Witness Claims Ownership of Marijuana

The appellant testified that he did not know the marijuana was in the vehicle and called on a witness to testify. The witness stated that he borrowed the appellant’s vehicle to travel to a farm where his medical marijuana was produced, as his wife had taken his truck to visit a friend. He testified that he had a medical marijuana licence for personal use and shared his crop with friends. The witness claimed he used the medical marijuana for pain relief due to a neck and spine injury. After returning from the farm, the witness claimed he had to take his children to school and tend to a business matter. As a result, he stated, he ultimately forgot to remove the medical marijuana and accompanying license from the appellant’s vehicle before returning it to him.

The witness explained to the Court that after the appellant’s arrest, a lawyer advised him not to tell the police that the marijuana was his. However, he later learned that the lawyer had misunderstood the terms of his medical marijuana licence.

Trial Judge Rejects Witness’s Testimony

The trial judge reviewed the legal principles he was obligated to apply when assessing the credibility of the exculpatory evidence offered by the witness. However, he rejected the witness’s testimony and described it as “not being capable of belief,” stating that it “[did] not pass the common sense test.”

Appellant Argues Misapprehension of Evidence

On appeal, the appellant argued that the trial judge mistakenly believed that the witness had his truck available to him at all times. However, the trial judge understood that his wife had borrowed a “car,” a vehicle different from the witness’s truck. As a result, the trial judge rejected two critical pieces of the witness’s evidence. The appellant argued that this material misapprehension of evidence constituted a substantial issue, creating a miscarriage of justice.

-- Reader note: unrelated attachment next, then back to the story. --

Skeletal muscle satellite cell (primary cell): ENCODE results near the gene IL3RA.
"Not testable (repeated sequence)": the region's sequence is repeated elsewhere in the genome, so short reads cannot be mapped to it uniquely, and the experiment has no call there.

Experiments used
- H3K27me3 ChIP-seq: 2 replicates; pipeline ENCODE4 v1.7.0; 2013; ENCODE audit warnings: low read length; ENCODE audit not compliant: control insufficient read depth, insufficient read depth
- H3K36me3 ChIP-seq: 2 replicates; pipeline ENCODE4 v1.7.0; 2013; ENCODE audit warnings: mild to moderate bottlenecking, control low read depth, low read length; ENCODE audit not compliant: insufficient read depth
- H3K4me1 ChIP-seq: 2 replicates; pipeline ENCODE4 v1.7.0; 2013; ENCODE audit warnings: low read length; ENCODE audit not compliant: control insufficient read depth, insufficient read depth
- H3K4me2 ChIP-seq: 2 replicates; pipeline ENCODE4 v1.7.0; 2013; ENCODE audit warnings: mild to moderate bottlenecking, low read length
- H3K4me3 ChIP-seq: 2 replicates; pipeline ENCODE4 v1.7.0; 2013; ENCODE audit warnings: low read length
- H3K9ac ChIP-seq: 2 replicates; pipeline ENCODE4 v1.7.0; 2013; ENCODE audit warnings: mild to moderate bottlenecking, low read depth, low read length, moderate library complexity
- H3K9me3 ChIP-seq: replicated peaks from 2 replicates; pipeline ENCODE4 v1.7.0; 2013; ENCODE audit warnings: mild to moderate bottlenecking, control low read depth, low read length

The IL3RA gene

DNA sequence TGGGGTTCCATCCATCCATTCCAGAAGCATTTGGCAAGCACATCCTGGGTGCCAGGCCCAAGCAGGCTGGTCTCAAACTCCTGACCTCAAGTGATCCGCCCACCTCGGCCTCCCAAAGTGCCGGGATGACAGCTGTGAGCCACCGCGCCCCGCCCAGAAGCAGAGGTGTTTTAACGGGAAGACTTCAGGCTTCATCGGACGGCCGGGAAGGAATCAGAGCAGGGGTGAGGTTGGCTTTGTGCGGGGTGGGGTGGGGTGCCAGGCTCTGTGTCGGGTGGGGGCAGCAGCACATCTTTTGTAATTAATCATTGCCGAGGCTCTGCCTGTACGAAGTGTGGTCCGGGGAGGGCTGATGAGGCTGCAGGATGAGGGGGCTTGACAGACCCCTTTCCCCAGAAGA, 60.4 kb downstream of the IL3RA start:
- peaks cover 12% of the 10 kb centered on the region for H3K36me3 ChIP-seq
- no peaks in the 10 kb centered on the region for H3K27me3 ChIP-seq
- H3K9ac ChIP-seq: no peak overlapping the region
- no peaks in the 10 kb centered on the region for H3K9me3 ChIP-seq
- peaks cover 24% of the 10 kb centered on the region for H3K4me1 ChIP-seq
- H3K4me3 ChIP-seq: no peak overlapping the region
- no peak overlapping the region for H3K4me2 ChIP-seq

Conversely, the Crown argued that while the misapprehension occurred, it was not material given the trial judge’s other reasons for rejecting the witness’s testimony.

Witness Concerned About Self-Incrimination

The appellant also argued that the trial judge erred in reasoning that the witness testimony was not credible because the witness did not advise the police about the incident before testifying in Court. The trial judge stated that the witness failed to do this based on a misunderstanding of the law relating to the “failure to admit error.”